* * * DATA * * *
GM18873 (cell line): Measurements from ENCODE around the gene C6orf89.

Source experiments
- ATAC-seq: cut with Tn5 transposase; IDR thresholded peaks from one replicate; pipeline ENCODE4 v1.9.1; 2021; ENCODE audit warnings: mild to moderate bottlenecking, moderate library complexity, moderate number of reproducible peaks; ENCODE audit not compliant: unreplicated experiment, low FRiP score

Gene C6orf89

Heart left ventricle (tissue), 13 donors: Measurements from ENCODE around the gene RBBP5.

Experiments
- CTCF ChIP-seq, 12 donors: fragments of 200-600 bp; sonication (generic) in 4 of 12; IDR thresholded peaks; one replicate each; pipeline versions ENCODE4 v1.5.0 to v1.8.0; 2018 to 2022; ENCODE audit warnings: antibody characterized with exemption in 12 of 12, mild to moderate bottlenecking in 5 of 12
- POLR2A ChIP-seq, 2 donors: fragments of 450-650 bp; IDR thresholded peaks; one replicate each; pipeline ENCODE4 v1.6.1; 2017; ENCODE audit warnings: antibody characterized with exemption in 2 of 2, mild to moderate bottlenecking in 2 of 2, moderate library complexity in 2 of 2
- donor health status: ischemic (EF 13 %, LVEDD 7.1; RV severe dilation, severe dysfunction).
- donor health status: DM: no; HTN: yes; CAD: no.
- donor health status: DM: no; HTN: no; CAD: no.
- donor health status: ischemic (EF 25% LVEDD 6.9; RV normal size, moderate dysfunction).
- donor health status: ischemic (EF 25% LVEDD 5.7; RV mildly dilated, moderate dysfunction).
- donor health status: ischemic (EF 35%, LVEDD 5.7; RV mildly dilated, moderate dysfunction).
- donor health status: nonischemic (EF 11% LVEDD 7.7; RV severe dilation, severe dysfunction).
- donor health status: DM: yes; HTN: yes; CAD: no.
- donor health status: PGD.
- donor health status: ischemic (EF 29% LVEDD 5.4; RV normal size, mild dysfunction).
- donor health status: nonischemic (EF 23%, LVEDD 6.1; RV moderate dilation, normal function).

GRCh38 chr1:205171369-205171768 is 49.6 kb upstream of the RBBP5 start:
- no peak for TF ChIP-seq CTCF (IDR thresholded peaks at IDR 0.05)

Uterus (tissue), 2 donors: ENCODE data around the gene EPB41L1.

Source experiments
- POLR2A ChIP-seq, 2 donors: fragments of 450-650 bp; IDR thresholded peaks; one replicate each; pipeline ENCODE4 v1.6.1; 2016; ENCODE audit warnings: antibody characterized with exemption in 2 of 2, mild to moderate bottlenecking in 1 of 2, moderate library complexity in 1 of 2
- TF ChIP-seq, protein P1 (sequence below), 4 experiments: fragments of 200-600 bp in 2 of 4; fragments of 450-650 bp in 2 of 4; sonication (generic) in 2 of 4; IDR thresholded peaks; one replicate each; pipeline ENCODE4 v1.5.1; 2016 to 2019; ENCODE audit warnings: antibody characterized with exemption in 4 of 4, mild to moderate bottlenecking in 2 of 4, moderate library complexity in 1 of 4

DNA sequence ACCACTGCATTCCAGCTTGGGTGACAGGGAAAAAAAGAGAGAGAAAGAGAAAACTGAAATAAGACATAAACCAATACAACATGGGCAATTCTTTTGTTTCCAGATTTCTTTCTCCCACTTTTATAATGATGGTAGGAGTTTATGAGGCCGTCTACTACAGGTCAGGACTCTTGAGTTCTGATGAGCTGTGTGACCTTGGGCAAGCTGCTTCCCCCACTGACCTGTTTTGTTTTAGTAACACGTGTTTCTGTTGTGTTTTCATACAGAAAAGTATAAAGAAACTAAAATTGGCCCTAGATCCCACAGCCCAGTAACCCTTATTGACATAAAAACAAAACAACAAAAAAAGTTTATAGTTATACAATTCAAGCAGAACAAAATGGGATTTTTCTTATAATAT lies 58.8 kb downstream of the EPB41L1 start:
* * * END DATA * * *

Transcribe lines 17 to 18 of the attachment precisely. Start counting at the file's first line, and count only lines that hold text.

- donor health status: PGD.
- donor health status: ischemic (EF 29% LVEDD 5.4; RV normal size, mild dysfunction).